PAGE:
All you need to know about Pluto as it gets stranger by the minute

Artist’s illustration of the New Horizons spacecraft as it approaches Pluto and its largest moon, Charon. (NASA)

The New Horizons spacecraft is now just a few days from reaching Pluto. After traveling for nine years, it is already sending back amazing close-ups of that tiny world. It will zoom past that “dwarf planet” on Tuesday morning, July 14, with its closest approach a mere one Earth-width above the freezing surface.

Pluto is tiny: only 1,400 miles wide – much smaller than our Moon. And Pluto is really a double object: Pluto and Charon, with a mere two-to-one size difference. (It’s pronounced Karen, like the feminine name.) The pair orbit around an empty piece of space between them, once a week. Several other even-smaller moons are there too, with names like Nyx.

On Tuesday morning, the New Horizons craft cannot stop and orbit. Instead it will skim closely by, traveling at eight miles per second, giving its cameras just a half-hour window of close approach before it continues onward, never to return.

On Pluto’s hemisphere that won’t be facing those close-up cameras, the approach pictures already show a bizarre series of four giant, evenly spaced circular black spots, each a few hundred miles wide. They resemble nothing else in the known universe. So, fortunately, unlike the smudgy, blurry lack of details that Voyager 2 showed on Neptune in 1989, or the blank aqua overcast seen on Uranus in 1986, here finally is an outer planet where our fly-by has lots of detail to observe.

As we all know, in 2006 the International Astronomical Union (IAU) demoted Pluto to a dwarf planet because it really does not match the other eight. It’s far smaller, with only four percent the mass of even tiny Mercury. And it has a very unplanetlike orbit from every angle. But the clincher was finding more Plutos out there. Eris is bigger than Pluto, while Makemake, Quaoar, Sedna and a few others are almost as large. If Pluto’s a planet, then those others must be planets, too. It became clear that there’s a Kuiper Belt out there with thousands of small, icy, unplanetlike bodies, and Pluto’s one of them: a whole different ballgame from the “original eight.” So if you’re one of those who’d like to see Pluto called a major planet again, be aware that you’re opening the door to lots more “major planets” that will be tiny ice-balls with odd names, all of which will be smaller than our Moon.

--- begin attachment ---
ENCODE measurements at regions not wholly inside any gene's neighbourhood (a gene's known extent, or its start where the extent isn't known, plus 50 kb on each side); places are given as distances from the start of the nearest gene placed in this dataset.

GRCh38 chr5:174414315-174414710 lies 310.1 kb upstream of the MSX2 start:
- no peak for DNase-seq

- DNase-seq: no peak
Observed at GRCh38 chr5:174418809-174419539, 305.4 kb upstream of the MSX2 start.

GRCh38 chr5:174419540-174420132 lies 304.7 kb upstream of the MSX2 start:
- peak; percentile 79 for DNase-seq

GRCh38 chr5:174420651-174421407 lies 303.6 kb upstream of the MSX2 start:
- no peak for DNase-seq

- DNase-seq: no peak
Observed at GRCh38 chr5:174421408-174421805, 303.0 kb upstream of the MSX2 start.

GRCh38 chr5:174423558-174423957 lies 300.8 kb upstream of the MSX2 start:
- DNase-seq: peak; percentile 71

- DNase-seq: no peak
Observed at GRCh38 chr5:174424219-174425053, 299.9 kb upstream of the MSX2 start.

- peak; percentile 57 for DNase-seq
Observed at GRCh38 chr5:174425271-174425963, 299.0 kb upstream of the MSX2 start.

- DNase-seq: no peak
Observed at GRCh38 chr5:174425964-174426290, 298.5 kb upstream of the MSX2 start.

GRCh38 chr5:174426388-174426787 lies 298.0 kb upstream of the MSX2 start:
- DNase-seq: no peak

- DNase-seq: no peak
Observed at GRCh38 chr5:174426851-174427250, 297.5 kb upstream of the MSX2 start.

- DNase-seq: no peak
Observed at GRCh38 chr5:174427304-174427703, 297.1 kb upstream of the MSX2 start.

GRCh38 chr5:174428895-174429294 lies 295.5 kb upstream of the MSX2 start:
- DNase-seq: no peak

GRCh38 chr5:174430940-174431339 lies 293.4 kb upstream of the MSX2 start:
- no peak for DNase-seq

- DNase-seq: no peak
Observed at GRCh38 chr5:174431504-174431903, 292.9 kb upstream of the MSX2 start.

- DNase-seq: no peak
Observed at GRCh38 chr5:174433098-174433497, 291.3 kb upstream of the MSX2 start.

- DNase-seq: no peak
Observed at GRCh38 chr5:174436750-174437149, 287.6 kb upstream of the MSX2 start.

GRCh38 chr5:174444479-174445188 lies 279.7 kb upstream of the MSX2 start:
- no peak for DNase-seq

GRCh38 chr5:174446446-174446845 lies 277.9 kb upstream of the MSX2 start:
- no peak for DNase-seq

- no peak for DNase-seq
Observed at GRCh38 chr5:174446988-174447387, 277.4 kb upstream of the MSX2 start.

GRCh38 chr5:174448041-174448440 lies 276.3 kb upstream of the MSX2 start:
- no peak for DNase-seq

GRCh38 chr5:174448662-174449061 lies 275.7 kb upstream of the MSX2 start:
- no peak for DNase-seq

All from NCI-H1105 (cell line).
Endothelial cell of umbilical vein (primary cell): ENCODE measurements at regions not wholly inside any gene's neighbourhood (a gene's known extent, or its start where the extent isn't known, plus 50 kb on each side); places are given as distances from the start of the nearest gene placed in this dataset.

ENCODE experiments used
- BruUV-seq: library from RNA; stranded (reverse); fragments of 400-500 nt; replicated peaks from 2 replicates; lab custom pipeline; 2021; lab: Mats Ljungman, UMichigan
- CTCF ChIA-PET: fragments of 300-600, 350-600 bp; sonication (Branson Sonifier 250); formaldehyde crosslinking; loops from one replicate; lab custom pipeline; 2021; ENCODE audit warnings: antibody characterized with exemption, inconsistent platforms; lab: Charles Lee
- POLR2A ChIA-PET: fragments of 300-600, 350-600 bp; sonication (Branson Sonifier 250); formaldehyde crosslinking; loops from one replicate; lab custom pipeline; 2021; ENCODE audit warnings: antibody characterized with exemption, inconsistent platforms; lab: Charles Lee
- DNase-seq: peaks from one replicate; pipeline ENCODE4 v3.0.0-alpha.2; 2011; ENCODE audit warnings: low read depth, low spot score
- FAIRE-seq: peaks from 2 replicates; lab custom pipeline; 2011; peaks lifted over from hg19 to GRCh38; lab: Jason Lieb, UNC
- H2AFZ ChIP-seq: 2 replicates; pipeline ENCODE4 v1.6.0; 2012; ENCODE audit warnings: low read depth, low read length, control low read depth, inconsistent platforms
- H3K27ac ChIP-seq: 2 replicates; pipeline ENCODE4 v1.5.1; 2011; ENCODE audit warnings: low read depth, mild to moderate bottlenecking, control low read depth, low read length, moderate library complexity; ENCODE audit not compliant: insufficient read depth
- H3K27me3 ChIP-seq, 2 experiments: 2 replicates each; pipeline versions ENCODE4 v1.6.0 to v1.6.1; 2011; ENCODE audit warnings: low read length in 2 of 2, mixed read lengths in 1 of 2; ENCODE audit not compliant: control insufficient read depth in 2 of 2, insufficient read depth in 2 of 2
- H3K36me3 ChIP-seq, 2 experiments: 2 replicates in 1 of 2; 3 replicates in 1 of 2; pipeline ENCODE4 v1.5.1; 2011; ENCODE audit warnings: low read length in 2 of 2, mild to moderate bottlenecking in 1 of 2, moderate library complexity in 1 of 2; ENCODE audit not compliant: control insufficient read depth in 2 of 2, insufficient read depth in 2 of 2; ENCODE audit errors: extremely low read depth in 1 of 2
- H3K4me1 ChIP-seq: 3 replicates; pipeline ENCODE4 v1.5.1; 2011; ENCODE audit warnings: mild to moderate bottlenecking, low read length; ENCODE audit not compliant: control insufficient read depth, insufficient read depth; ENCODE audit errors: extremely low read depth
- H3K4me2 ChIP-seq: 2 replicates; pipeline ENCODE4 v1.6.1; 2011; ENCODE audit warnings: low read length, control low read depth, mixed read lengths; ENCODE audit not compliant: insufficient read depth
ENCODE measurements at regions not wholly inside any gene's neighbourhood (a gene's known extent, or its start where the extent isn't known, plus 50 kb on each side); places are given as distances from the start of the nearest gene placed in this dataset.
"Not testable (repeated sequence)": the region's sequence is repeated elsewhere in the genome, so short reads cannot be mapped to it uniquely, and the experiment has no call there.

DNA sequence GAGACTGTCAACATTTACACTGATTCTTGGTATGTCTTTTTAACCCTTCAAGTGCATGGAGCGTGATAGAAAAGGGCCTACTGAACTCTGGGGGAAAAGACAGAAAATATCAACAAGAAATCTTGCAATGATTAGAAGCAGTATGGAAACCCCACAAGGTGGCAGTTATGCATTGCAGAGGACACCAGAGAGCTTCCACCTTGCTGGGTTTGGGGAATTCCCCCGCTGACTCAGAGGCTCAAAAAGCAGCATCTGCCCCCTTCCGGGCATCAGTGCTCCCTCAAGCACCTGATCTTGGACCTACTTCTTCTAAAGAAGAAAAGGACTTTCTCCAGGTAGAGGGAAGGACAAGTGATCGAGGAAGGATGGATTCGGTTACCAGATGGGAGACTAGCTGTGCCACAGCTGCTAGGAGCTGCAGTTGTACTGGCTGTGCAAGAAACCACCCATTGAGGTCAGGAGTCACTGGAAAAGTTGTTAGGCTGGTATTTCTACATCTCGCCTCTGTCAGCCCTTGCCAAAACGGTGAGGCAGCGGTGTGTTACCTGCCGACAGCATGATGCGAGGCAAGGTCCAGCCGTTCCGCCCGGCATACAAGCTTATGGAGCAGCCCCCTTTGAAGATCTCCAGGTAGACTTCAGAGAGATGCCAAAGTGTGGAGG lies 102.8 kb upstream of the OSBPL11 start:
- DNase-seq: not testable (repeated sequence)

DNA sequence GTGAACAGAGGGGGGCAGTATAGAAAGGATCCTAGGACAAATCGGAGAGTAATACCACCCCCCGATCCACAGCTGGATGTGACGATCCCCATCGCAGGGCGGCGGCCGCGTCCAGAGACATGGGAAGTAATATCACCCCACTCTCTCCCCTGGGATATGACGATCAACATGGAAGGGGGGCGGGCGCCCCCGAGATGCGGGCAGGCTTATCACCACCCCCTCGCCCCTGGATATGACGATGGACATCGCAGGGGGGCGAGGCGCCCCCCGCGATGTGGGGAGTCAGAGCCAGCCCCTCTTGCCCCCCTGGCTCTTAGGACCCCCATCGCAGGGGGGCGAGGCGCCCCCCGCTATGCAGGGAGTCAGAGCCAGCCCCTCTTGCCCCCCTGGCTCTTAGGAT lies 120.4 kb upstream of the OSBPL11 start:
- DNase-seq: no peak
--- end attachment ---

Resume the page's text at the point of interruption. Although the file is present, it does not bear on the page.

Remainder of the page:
Anyway, what’s in a name? Until about a century ago, rabbits were classified as rodents. Then their order was abruptly changed, so that now they’re lagomorphs. That’s mostly because they have four incisor teeth instead of two. But hey, they still hop around. So Pluto is Pluto, regardless of which mental box we try to make it fit.

Its widespread appeal is helped by its popular name, though most people don’t know that it was originally suggested by a schoolgirl, or that its first two letters, PL, honor the initials of Percival Lowell, who tirelessly hunted for it, and at whose observatory it was finally found. As for the cartoon dog, it was originally named Rover. In 1931, a year after Pluto’s discovery, the Walt Disney folks decided to exploit the newly found world’s publicity, and changed the character’s name to that of the planet.

Anyway, it’s a whole new world – especially starting on Wednesday, which is when the New Horizons craft sends us all the photos that it frantically took on Tuesday as it whizzed past: the first-ever spacecraft to visit that strange tiny world.


Want to know more? To read Bob’s previous “Night Sky” columns, visit our Almanac Weekly website at



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